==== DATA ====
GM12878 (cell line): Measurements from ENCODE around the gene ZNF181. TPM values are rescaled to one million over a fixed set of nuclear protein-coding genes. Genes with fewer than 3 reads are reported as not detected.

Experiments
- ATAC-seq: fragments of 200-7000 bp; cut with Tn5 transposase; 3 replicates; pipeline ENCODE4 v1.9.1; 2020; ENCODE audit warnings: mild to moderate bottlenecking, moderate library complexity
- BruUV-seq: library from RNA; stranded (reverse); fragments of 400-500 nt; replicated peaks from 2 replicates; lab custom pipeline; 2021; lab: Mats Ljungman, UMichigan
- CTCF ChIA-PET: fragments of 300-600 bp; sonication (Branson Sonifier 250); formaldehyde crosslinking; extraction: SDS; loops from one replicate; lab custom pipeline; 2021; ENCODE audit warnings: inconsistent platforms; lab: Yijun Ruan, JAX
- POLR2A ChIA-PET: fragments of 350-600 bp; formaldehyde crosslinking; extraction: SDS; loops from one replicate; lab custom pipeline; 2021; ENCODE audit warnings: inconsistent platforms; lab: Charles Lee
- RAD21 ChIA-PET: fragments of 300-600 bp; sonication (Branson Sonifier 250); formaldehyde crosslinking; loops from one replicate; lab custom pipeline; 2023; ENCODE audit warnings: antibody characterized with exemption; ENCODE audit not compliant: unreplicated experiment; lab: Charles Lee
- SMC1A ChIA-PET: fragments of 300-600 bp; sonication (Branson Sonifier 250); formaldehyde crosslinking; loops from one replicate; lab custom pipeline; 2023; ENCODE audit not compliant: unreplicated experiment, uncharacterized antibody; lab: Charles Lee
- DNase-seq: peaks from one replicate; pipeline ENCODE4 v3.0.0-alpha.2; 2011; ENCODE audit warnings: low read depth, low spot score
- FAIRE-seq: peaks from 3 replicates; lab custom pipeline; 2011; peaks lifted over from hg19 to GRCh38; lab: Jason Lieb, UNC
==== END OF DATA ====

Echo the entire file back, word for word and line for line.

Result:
GM12878 (cell line): Measurements from ENCODE around the gene ZNF181. TPM values are rescaled to one million over a fixed set of nuclear protein-coding genes. Genes with fewer than 3 reads are reported as not detected.

Experiments
- ATAC-seq: fragments of 200-7000 bp; cut with Tn5 transposase; 3 replicates; pipeline ENCODE4 v1.9.1; 2020; ENCODE audit warnings: mild to moderate bottlenecking, moderate library complexity
- BruUV-seq: library from RNA; stranded (reverse); fragments of 400-500 nt; replicated peaks from 2 replicates; lab custom pipeline; 2021; lab: Mats Ljungman, UMichigan
- CTCF ChIA-PET: fragments of 300-600 bp; sonication (Branson Sonifier 250); formaldehyde crosslinking; extraction: SDS; loops from one replicate; lab custom pipeline; 2021; ENCODE audit warnings: inconsistent platforms; lab: Yijun Ruan, JAX
- POLR2A ChIA-PET: fragments of 350-600 bp; formaldehyde crosslinking; extraction: SDS; loops from one replicate; lab custom pipeline; 2021; ENCODE audit warnings: inconsistent platforms; lab: Charles Lee
- RAD21 ChIA-PET: fragments of 300-600 bp; sonication (Branson Sonifier 250); formaldehyde crosslinking; loops from one replicate; lab custom pipeline; 2023; ENCODE audit warnings: antibody characterized with exemption; ENCODE audit not compliant: unreplicated experiment; lab: Charles Lee
- SMC1A ChIA-PET: fragments of 300-600 bp; sonication (Branson Sonifier 250); formaldehyde crosslinking; loops from one replicate; lab custom pipeline; 2023; ENCODE audit not compliant: unreplicated experiment, uncharacterized antibody; lab: Charles Lee
- DNase-seq: peaks from one replicate; pipeline ENCODE4 v3.0.0-alpha.2; 2011; ENCODE audit warnings: low read depth, low spot score
- FAIRE-seq: peaks from 3 replicates; lab custom pipeline; 2011; peaks lifted over from hg19 to GRCh38; lab: Jason Lieb, UNC